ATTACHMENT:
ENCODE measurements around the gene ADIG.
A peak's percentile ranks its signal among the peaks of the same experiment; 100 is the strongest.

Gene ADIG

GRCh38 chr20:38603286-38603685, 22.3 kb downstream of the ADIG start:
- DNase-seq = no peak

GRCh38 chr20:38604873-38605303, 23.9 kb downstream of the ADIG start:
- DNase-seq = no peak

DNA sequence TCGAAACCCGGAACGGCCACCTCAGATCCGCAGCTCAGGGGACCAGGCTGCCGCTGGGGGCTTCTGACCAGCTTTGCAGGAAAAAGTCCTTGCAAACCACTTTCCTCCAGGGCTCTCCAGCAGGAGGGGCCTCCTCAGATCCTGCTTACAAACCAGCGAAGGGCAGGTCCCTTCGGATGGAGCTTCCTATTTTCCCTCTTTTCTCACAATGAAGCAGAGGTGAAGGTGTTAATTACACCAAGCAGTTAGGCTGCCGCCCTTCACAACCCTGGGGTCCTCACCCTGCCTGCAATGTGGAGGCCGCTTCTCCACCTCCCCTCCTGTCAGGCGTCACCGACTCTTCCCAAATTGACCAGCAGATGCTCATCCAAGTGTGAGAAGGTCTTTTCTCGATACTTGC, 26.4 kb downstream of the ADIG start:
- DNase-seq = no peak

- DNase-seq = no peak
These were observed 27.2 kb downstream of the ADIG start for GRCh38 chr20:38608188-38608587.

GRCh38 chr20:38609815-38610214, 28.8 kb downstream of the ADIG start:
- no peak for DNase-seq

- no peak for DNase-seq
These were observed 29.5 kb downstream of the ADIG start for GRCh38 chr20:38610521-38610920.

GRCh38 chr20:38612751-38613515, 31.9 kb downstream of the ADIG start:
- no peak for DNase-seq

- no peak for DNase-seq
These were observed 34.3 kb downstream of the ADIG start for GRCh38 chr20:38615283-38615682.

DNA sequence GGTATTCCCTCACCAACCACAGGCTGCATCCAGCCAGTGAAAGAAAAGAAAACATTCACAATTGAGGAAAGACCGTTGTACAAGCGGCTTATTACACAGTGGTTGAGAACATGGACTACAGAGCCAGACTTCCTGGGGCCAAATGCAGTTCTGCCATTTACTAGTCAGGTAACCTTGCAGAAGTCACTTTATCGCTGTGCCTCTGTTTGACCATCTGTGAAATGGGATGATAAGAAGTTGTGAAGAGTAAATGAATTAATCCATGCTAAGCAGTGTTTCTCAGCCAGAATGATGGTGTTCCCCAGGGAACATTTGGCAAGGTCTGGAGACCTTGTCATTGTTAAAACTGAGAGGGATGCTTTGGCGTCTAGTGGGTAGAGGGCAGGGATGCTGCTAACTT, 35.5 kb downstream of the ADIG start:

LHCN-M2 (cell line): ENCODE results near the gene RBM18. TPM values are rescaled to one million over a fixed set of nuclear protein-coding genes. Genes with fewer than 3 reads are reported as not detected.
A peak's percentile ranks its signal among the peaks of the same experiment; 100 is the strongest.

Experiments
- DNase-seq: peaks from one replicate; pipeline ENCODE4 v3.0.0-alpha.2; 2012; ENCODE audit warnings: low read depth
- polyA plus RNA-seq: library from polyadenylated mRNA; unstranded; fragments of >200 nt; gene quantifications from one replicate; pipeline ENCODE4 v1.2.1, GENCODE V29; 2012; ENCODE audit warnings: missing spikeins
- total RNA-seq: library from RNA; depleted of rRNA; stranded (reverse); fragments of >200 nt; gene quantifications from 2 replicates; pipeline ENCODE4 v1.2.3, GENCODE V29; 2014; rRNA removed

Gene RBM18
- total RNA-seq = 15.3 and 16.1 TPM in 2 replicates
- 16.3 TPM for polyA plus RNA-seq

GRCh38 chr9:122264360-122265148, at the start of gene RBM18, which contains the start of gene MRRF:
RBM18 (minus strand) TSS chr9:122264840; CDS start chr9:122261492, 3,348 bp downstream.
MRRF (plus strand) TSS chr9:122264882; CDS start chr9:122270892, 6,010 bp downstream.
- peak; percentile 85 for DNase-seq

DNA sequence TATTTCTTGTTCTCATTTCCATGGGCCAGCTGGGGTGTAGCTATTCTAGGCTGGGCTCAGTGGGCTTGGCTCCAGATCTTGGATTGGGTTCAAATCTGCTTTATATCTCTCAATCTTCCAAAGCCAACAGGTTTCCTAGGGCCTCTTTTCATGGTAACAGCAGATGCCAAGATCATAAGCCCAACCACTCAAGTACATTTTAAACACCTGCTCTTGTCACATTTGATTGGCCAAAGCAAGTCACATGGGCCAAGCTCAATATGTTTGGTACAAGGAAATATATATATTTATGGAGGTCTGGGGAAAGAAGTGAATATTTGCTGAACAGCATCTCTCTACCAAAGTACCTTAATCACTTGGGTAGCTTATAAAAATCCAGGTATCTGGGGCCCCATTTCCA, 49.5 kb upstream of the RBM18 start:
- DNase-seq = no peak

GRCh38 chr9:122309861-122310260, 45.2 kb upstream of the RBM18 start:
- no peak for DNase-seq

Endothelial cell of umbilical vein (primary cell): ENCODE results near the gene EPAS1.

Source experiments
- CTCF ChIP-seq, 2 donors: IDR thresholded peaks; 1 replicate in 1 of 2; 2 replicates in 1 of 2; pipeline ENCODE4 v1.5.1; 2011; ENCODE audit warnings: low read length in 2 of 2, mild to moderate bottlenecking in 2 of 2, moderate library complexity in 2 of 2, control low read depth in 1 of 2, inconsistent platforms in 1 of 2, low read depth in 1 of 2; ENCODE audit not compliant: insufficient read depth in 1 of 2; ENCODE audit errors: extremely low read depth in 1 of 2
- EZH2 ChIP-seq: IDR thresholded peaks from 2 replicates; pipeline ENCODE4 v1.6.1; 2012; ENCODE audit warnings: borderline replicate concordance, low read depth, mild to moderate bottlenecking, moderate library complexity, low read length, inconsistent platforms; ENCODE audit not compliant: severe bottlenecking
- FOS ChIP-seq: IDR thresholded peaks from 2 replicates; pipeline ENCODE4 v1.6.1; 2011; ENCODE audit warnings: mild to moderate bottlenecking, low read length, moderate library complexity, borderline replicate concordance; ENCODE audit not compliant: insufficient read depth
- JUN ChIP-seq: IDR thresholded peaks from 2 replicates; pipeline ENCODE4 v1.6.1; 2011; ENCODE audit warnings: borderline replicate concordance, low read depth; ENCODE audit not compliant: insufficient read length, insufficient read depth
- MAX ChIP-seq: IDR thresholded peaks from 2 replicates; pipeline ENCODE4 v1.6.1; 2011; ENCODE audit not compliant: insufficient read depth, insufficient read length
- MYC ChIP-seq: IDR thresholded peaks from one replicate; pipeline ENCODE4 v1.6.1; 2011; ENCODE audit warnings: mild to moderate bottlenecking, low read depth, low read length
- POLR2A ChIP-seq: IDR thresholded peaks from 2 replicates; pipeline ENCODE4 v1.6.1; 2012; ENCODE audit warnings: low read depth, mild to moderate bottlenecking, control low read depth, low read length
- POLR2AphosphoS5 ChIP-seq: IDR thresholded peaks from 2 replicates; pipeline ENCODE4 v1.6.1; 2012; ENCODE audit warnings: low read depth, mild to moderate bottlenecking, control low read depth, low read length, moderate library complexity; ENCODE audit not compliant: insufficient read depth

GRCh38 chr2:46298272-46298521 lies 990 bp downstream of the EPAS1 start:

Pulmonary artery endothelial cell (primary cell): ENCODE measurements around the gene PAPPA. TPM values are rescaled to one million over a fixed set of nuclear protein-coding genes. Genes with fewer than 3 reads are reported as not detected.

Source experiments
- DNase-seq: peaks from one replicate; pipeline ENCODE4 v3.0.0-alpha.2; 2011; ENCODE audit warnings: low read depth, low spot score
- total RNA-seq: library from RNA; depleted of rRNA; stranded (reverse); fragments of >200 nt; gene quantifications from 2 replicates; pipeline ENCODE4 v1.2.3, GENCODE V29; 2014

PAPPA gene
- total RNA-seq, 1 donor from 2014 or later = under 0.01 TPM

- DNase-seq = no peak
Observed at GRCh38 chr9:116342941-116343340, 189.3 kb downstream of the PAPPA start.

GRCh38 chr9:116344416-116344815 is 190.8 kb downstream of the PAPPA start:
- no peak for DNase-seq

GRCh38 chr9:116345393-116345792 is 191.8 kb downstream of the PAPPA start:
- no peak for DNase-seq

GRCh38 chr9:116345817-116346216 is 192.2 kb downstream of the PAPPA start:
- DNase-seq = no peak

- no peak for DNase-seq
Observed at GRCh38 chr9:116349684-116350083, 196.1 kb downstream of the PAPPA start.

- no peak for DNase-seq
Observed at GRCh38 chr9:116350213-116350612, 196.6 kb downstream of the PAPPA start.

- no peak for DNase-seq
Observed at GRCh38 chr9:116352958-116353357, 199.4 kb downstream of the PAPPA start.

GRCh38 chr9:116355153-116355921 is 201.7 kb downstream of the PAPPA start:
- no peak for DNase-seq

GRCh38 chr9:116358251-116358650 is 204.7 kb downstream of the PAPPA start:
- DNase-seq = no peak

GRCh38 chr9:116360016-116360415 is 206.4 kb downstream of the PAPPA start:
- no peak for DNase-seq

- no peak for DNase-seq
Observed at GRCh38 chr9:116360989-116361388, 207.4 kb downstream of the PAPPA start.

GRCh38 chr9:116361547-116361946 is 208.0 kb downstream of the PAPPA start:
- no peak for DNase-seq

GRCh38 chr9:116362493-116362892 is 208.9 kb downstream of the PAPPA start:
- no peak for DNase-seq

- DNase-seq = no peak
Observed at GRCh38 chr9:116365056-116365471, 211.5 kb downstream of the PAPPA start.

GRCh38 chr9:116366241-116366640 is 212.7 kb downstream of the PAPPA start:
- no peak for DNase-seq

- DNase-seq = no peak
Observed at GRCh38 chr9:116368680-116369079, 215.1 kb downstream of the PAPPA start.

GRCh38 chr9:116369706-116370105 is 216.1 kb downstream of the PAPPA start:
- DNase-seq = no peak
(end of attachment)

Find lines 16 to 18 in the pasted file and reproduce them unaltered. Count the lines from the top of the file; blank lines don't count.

GRCh38 chr20:38612751-38613515, 31.9 kb downstream of the ADIG start:
- no peak for DNase-seq

- no peak for DNase-seq